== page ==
In the end I was convinced that the fear of a comprehensive conspiracy against liberty throughout the English-speaking world--a conspiracy believed to have been nourished in corruption, and of which, it was felt, oppression in American was only the most immediately visible part--lay at the heart of the Revolutionary movement (Bailyn xiii).
In addition, Bailyn concludes that the ideology spun by the American revolutionaries was a fresh one, not simply a borrowing of earlier ideas, but a philosophy which changed and challenged previous ideology to fit the specifics of the colonists' situation.
Robert Weir, in "'The Harmony We Were Famous For': An Interpretation of Pre-Revolutionary South Carolina Politics," focuses on a more narrow aspect of the question, specifically, the lack of conflict among the people and classes of that state, which created, says Weir, a harmonious social and political structure. Weir praises the "country ideology" which produced such harmony, arguing, in alliance with Jameson, that "a series of interrelated assumptions about the virtues thought to be associated with wealth helped to maintain the belief that members of the elite should rule" (Weir 477). Weir argued further that this elitist ideology "envisioned the existence of a society in which the clash of economic and class interests played no role" (Weir 479). Essentially, general wealth among the people created a harmonious society in which "the distance between the social classes was never wide" (Weir 480). However, Weir also points out that this elitist-run system of harmony "lacked during the late colonial period features which would have contributed to the development of techniques for handling basic political conflicts" (Weir 500). Weir focuses with Jameson on the social and elitist aspects of the Revolution, although Weir actually focuses very little on the Revolution itself.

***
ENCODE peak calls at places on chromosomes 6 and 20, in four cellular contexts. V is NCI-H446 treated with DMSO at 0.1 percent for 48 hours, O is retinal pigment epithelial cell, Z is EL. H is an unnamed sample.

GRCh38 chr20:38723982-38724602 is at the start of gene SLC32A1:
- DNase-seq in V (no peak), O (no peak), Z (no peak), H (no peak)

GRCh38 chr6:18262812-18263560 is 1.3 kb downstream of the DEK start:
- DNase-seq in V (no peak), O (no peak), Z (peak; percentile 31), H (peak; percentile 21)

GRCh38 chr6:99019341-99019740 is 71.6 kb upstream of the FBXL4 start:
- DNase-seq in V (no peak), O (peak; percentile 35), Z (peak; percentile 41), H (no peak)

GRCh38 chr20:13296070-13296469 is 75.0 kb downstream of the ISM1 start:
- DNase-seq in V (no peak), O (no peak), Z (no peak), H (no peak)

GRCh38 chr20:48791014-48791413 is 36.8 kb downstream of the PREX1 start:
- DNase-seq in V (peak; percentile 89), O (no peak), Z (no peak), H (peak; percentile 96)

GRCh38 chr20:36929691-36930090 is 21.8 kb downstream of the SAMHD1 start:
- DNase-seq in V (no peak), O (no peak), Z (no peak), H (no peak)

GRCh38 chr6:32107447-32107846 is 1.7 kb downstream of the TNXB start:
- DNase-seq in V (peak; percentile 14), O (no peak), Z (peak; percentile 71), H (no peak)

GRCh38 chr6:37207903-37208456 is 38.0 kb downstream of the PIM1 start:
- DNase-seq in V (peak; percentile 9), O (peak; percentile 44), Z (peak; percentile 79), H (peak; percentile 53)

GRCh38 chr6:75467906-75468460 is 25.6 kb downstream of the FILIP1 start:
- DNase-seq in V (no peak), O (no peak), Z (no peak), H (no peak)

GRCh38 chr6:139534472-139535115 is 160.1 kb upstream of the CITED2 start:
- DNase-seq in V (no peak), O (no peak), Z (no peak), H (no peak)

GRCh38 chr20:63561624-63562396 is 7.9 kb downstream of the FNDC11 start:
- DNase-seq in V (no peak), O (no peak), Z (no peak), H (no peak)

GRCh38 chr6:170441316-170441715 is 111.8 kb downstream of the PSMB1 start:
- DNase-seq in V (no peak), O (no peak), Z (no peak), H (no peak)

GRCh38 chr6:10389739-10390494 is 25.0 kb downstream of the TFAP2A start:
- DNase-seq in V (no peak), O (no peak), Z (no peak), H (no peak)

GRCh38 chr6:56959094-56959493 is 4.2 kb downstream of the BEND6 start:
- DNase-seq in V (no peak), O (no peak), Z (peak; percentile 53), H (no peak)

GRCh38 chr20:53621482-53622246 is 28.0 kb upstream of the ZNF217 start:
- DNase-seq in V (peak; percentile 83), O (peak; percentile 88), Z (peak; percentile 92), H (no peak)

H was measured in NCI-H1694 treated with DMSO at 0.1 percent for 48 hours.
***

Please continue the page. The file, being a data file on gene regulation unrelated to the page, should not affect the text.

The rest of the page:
Egnal, Marc, and Joseph A. Ernst. "An Economic Interpretation of the American Revolution." William a